A: First of all, if zero tariffs are realized, non-tariff barriers will also be removed. By then, the cost gap between imported and China-made vehicles will be greatly narrowed. At this time, if the car is produced in China, the comprehensive cost is not much different from that imported from Europe or Japan. However, the imported car also has the so-called "original import" marks, and half of the profits of the domestic car will be taken by the Chinese side of the joint venture. Then you will find that imports are more affordable. The result will eventually lead to the stagnation or even shrinkage of the brand's China-made car business. Another way is to increase the share-holding of the joint venture, allowing the profit of the China-made is higher than that of the import production, and all models that can be produced will be China-made. In this case, it is certainly not a good thing for the Chinese joint venture partners, but for the Chinese market, the number of China-made models has increased, bringing in corresponding taxes, creating new jobs, and increasing output value, which is undoubtedly a good thing.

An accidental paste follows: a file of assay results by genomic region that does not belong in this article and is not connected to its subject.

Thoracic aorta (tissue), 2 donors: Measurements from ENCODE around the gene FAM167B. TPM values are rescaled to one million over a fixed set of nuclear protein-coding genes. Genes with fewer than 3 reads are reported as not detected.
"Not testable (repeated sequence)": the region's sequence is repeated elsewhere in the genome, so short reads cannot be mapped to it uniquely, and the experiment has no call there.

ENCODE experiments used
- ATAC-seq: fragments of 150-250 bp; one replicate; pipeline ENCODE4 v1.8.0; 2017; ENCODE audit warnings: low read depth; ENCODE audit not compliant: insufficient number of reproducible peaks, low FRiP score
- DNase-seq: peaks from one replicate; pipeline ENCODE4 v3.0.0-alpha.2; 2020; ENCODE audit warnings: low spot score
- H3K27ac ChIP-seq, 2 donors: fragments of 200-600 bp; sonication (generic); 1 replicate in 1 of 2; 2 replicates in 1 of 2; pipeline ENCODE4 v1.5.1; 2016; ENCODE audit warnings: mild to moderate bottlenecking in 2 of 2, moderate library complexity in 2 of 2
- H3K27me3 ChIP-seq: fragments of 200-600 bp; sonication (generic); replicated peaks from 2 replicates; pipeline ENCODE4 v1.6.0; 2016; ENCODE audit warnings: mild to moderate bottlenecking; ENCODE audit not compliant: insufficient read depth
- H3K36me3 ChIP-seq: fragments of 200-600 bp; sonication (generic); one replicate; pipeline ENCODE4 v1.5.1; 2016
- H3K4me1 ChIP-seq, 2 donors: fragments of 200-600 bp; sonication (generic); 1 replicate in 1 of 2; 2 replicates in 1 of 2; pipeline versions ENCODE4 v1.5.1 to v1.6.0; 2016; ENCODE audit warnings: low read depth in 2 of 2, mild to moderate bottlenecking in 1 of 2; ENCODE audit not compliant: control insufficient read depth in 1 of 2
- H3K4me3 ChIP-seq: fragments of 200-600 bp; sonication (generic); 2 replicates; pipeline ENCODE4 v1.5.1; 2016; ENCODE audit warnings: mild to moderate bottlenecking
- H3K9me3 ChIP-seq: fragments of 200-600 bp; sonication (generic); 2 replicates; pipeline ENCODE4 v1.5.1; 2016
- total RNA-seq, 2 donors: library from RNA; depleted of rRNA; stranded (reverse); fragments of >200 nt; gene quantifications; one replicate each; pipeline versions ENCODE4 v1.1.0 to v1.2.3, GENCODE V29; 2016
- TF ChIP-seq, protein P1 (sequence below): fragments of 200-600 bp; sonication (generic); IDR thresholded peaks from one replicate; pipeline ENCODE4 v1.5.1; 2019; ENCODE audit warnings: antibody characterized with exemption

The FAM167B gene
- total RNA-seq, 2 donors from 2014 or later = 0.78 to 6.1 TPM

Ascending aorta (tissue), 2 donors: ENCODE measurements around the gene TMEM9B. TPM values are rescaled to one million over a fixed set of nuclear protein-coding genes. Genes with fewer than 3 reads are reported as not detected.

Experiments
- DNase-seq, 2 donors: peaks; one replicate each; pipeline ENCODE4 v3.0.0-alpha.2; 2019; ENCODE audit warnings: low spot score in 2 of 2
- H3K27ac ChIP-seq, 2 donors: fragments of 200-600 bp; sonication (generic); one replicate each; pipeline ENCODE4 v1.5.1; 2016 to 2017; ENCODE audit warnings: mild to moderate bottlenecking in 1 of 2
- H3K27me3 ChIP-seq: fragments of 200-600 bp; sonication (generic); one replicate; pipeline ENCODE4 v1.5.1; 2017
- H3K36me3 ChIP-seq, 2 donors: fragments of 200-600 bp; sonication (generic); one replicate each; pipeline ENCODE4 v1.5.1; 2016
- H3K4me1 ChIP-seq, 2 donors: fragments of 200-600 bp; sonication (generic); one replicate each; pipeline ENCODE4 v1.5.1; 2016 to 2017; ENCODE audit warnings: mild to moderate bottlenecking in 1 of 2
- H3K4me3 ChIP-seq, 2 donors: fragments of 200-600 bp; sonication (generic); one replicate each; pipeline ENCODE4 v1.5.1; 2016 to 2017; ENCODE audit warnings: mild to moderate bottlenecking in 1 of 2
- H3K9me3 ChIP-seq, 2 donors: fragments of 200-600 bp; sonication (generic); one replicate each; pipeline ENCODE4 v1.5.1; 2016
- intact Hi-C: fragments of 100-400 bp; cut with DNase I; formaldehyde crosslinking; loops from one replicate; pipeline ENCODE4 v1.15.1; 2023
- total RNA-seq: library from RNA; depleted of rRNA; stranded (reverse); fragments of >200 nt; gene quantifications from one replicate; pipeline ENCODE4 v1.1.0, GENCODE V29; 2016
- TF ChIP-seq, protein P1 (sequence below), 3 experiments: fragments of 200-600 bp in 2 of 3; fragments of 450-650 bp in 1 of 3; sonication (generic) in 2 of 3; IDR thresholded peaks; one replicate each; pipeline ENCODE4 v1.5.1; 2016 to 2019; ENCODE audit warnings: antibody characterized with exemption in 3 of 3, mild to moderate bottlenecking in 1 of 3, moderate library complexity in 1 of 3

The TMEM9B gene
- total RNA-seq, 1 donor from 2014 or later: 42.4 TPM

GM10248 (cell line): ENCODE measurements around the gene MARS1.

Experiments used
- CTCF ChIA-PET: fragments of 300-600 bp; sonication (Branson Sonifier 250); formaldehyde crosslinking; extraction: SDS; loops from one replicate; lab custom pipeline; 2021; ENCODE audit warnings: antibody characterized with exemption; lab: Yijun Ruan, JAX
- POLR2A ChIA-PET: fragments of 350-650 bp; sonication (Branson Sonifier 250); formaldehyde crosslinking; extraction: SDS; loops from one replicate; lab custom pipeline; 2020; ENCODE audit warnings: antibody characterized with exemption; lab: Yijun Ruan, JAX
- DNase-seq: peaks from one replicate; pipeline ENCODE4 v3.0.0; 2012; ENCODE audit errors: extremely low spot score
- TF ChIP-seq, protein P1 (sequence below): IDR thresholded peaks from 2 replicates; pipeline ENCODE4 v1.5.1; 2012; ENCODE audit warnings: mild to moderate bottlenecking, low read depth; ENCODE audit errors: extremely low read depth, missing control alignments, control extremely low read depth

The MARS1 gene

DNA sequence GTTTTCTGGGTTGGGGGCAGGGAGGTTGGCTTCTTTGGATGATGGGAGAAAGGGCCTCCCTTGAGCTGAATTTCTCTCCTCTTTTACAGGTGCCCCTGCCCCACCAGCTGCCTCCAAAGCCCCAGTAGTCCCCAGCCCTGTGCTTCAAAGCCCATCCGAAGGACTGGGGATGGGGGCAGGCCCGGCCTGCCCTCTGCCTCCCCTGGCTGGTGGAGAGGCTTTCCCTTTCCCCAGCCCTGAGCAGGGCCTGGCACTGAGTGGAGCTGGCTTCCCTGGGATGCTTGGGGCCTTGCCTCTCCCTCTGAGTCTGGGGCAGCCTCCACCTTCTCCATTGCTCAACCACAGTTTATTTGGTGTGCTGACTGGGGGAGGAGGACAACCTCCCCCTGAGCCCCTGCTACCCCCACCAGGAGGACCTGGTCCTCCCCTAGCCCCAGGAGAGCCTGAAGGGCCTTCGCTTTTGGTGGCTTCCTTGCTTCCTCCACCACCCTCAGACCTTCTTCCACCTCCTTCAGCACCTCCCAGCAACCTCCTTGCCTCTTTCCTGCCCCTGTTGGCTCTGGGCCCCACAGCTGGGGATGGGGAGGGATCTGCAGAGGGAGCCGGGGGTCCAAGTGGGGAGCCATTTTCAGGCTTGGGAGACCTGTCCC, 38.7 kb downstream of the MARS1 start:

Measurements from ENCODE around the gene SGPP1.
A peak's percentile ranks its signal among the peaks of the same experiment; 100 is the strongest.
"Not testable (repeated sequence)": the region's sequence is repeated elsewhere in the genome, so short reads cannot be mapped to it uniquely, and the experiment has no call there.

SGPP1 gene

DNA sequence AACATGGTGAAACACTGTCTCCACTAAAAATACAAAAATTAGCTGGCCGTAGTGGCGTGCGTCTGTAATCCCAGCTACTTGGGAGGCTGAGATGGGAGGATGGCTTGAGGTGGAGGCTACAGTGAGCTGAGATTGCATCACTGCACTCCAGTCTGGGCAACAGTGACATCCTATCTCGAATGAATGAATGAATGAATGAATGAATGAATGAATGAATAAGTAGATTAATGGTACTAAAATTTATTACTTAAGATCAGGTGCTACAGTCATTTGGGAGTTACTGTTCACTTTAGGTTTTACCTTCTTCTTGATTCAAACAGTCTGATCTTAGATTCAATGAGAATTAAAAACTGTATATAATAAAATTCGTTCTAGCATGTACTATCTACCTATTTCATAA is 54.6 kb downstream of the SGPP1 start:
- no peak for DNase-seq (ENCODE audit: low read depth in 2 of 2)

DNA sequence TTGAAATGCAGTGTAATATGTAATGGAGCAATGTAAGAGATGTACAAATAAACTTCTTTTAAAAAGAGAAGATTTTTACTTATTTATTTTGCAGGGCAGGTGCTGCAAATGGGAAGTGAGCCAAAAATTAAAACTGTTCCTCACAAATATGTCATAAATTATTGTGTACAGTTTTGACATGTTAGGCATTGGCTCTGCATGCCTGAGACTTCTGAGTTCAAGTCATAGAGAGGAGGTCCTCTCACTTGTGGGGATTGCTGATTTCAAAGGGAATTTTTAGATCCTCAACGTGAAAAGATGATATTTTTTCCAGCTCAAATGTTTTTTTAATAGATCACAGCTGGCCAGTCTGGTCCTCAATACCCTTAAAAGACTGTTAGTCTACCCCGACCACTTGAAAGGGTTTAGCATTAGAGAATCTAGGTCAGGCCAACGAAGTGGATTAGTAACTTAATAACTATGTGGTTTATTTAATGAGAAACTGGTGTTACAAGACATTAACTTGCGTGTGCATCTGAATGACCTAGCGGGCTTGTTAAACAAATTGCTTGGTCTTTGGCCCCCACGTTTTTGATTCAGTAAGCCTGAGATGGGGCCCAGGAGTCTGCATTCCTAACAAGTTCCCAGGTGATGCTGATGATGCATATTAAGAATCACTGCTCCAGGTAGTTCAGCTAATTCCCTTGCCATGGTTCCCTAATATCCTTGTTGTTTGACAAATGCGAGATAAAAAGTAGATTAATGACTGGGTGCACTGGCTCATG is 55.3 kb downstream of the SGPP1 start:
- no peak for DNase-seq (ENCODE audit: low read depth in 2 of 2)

Q: In addition to the impact of tariffs and non-tariff barriers, what do you think about the role of other factors in multinational giants' capital increase and share enlargement in joint ventures?

A: Profit-driven capital. But the key is how best to maximize profit. For foreign investors, when the company is 100% self-employed, the efficiency of decision-making will be greatly improved, and the profits will be all of its own. This seems to be the best choice. But this is not the case. When Volkswagen came to China 40 years ago, joint ventures were necessary. However, there was no limit to the share-holding at the time, and there was no joint venture law. The Chinese auto industry lags behind the international market, which couldn’t be called a real automobile market. At that time, the way for selling cars was government distribution. In this situation, to hold shares was difficult, let alone sole proprietorship. If foreign investors want to make a profit, it is necessary for them to integrate various resources that only Chinese partners can provide. SAIC Volkswagen's Chinese and foreign party shares account for 50% each, which are discussed by stakeholders. The main purpose is to share risks and achieve common profit. This stock ratio was inevitable at the time, and later became a clause in the automobile industry policy to limit the ratio of foreign shares.